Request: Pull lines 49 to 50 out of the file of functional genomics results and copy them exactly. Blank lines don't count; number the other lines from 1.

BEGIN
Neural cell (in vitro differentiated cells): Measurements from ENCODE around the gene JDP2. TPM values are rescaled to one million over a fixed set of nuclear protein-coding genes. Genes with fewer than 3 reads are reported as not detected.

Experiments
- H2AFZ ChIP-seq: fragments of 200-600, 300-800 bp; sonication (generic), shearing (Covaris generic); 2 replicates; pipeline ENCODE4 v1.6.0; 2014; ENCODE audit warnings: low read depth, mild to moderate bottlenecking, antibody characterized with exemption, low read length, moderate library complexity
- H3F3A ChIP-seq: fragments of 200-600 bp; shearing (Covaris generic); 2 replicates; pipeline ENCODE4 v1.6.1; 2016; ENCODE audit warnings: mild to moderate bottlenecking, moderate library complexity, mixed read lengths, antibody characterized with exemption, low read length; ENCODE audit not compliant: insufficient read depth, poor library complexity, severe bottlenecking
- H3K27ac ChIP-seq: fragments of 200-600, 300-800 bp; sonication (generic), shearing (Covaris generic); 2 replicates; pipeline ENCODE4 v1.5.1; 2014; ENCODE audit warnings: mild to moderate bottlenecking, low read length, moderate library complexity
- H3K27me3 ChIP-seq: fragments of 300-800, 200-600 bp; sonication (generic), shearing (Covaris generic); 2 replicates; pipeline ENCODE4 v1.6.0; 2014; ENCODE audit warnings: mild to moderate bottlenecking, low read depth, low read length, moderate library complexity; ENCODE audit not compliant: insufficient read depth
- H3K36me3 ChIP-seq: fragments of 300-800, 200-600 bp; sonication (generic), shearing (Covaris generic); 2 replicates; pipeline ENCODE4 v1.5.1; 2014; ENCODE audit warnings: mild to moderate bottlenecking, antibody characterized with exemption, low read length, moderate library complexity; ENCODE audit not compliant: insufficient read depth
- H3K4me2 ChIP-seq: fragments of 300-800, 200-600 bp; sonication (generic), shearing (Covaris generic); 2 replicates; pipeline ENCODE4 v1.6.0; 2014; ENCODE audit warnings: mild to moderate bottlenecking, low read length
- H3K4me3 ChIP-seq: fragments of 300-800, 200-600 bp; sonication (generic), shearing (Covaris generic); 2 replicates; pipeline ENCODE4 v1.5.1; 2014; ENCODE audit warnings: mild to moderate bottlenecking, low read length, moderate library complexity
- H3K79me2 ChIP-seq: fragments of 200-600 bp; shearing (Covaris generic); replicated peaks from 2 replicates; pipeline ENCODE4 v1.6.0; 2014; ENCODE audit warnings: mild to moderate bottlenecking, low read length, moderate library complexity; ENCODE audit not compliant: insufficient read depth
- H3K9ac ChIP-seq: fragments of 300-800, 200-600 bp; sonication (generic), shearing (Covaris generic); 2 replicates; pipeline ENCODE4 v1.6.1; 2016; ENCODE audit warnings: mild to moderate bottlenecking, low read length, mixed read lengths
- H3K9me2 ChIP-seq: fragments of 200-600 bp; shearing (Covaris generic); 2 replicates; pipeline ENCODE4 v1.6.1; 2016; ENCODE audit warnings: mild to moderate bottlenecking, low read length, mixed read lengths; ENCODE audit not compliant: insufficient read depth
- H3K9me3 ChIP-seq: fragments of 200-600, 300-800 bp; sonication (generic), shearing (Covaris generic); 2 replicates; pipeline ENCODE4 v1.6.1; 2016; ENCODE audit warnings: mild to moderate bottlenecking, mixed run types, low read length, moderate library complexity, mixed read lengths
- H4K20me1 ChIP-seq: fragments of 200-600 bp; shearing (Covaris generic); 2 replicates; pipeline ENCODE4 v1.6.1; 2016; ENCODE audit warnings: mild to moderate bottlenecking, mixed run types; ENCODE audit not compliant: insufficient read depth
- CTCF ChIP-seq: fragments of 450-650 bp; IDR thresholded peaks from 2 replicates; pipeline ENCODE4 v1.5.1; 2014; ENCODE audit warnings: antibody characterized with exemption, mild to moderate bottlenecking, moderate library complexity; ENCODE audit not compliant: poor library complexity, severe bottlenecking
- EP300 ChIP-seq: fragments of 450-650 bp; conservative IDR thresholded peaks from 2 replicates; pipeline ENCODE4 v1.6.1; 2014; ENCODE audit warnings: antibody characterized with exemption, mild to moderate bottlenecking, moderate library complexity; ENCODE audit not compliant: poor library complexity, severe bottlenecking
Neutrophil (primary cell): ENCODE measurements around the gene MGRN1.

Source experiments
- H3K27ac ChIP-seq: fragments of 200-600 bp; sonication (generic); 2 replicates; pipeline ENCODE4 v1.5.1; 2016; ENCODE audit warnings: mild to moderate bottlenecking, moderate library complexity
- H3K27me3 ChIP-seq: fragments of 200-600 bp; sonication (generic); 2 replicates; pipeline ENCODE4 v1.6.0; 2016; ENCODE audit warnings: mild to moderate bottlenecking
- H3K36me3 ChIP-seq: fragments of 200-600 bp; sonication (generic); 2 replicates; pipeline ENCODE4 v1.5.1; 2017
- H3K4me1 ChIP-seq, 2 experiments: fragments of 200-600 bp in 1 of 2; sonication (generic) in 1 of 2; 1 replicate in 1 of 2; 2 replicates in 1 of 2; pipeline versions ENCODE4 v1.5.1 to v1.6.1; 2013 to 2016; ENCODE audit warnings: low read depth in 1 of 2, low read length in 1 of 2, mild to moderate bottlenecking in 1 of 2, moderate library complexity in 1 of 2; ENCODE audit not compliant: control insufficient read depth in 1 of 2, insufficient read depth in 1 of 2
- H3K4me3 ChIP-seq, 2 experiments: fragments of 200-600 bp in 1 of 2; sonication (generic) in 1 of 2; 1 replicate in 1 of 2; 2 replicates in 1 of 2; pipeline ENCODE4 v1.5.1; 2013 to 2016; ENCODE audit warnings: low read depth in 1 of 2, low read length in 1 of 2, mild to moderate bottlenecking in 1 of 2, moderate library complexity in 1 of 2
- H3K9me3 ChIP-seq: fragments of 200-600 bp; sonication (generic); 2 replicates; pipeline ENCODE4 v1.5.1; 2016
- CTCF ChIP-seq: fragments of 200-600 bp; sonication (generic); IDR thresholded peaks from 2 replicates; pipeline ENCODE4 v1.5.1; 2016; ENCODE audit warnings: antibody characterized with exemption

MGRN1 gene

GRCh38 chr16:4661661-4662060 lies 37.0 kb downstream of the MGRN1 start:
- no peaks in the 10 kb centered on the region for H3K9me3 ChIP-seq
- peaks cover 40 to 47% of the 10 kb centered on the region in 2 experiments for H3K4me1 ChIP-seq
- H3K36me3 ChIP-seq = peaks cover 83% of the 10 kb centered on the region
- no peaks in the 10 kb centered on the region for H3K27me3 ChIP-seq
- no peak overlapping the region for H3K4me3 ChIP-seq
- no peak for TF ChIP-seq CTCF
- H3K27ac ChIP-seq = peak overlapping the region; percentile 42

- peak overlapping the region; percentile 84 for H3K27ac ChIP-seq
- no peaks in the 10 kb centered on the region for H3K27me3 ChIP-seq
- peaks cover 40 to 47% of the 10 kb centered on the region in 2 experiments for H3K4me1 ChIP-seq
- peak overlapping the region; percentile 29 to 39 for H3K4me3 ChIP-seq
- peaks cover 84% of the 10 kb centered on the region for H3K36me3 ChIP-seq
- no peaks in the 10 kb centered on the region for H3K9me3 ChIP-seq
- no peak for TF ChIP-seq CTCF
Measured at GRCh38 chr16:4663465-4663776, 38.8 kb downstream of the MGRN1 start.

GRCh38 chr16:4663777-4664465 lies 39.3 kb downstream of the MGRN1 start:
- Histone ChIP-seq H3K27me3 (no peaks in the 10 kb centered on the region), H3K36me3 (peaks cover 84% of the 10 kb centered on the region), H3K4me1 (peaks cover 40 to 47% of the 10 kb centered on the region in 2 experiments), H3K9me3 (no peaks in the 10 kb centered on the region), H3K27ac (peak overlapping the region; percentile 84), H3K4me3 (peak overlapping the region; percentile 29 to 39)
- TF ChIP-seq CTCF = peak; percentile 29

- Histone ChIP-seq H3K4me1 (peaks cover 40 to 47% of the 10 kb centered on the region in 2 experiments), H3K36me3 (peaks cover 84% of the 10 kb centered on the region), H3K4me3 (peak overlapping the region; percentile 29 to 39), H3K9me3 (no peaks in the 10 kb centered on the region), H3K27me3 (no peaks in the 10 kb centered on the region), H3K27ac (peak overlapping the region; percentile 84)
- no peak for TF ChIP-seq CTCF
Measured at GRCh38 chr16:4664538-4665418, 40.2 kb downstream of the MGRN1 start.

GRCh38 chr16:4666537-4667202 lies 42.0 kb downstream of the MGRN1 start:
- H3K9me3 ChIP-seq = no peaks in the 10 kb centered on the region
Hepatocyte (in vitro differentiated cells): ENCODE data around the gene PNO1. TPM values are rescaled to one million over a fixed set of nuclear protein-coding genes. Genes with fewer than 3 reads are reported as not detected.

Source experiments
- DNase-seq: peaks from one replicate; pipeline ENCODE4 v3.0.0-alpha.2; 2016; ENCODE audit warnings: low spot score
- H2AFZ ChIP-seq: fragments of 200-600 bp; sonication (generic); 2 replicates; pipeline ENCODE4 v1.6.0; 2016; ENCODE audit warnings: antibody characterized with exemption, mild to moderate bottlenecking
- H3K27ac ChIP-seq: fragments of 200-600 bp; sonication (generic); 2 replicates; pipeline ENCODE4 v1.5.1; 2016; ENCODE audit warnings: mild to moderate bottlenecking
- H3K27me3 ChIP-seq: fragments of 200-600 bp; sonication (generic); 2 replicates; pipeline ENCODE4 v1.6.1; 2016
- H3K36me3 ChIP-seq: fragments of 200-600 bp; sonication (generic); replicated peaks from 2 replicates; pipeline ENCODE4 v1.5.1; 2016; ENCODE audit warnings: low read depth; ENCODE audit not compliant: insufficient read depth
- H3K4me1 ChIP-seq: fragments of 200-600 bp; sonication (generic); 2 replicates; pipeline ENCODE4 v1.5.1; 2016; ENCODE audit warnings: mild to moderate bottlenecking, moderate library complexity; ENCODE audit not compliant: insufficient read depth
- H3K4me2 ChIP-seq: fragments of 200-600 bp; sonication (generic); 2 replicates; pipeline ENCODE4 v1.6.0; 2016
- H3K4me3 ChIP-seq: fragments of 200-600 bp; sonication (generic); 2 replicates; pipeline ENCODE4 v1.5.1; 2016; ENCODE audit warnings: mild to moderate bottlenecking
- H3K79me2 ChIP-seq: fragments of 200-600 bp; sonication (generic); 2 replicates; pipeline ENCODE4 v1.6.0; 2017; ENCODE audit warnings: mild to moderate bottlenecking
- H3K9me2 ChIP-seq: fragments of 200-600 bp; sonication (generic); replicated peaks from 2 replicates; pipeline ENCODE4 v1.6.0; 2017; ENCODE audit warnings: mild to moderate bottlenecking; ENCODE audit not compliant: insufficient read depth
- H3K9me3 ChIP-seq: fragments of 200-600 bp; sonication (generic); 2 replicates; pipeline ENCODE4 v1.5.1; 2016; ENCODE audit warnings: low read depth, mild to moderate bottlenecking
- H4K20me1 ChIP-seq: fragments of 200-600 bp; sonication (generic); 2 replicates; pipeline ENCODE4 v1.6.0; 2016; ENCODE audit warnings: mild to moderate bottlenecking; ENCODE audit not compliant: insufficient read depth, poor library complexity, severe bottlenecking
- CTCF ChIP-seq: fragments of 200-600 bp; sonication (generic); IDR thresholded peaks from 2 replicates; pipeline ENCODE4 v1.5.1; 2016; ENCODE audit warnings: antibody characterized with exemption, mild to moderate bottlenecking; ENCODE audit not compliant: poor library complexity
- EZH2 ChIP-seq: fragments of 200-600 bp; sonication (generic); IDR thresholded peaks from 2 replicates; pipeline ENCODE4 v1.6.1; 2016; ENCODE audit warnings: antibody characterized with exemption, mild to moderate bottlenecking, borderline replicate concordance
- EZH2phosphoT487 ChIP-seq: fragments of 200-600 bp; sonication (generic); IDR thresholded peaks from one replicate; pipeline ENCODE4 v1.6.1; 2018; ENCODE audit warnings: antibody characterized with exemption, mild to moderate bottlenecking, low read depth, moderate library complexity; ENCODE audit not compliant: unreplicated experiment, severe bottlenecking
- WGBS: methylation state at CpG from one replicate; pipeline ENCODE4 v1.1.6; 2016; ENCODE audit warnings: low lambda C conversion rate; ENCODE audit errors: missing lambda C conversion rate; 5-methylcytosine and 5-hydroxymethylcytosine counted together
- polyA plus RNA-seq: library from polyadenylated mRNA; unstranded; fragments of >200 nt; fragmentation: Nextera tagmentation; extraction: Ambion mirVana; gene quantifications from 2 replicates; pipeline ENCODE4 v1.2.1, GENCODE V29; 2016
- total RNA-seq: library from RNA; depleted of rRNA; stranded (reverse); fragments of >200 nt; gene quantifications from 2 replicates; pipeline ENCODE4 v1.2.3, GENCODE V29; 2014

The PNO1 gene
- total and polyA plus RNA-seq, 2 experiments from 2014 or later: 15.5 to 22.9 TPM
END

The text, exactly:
GRCh38 chr16:4666537-4667202 lies 42.0 kb downstream of the MGRN1 start:
- H3K9me3 ChIP-seq = no peaks in the 10 kb centered on the region